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Q & A with Harry Rinker: Five Vol. ‘Decline and Fall of the Roman Empire’ Set

by Harry Rinker (03/07/12).

QUESTION: I have a five-volume set of Edward Gibbon’s “The History of the Decline and Fall of the Roman Empire.” The Rev. H. H. Milman authored the notes. The title page indicates this is a new edition and contains a complete index of the work. Henry T. Coates & Son of Philadelphia is the publisher. There is no copyright. In the past, you recommended Abe Books as a search tool for book values. However, I was not able to find the set listed on that site. My local librarian also was no help. Anything you can tell me about the set would be greatly appreciated.

– S.T., via e-mail

ANSWER: Edward Gibbon’s “The History of the Decline and Fall of the Roman Empire” was first published as a six-volume set. Volume one appeared in 1776, Volumes II and III in 1781, Volumes IV, V, and VI in 1788-89. The history begins in 98 A.D. and ends in 1590, covering both the western and eastern Roman empires. Gibbon blames Rome’s fall on the loss of civic virtue. The work was subsequently reprinted in editions utilizing from three to seven volumes.

In 1848, Robert Porter and Charles Davis founded Davis & Porter Company, a Philadelphia firm specializing in the printing of trade books. When Henry Coates joined the firm in 1867, it was renamed Davis, Porter, & Coates. Davis retired in 1867. G. Morrison Coates, Henry’s brother, joined the firm in 1869. Porter retired in 1895, at which point the firm became Henry T. Coates. The company is famous for creating Home and Garden magazine and publishing the Horatio Alger Junior titles. In 1904 Coates retired and sold his company to John C. Winston.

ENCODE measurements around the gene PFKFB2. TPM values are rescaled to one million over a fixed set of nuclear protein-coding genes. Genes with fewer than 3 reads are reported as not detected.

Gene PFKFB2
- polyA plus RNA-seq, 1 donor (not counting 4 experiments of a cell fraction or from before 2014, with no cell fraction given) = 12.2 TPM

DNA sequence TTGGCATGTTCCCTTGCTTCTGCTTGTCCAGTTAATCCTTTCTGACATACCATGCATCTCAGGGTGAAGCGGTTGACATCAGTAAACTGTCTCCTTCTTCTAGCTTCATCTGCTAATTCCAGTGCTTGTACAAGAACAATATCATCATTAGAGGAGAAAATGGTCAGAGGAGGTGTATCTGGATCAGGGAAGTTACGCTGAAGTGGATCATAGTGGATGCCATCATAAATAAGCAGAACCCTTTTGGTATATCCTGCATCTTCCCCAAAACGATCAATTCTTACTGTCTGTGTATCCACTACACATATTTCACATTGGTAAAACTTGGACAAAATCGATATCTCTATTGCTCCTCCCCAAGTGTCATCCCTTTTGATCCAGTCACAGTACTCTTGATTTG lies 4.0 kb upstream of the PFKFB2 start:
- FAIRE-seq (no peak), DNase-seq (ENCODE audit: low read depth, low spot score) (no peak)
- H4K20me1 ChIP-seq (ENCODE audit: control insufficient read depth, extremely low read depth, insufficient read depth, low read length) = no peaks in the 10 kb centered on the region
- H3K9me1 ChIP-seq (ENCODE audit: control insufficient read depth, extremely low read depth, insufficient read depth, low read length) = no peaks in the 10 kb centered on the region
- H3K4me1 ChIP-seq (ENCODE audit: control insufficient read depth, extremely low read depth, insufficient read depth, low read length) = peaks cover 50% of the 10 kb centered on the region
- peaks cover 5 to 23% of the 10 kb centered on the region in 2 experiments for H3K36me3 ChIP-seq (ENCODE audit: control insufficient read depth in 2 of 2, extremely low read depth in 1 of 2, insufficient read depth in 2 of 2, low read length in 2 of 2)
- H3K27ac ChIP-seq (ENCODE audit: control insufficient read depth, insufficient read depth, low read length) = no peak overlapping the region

Although not dated, your books are part of the 1904 “New Acorn” Library series consisting of 123 volumes of popular and standard titles. The books retailed for 50¢ each.

I had no troubled finding several listings for your five-volume, brick-red cloth cover with leather veneer pastedown labels set on I inserted “Edward Gibbon” in the Author slot and “Henry T. Coates” in the Keyword slot. As a backup, I clicked on “Advanced Search” in the tool bar. I inserted “Edward Gibbon” in Author slot, “The History of the Decline and Fall” in the Title slot, and “Henry T. Coates” in the Publisher slot. This search produced identical results to the first.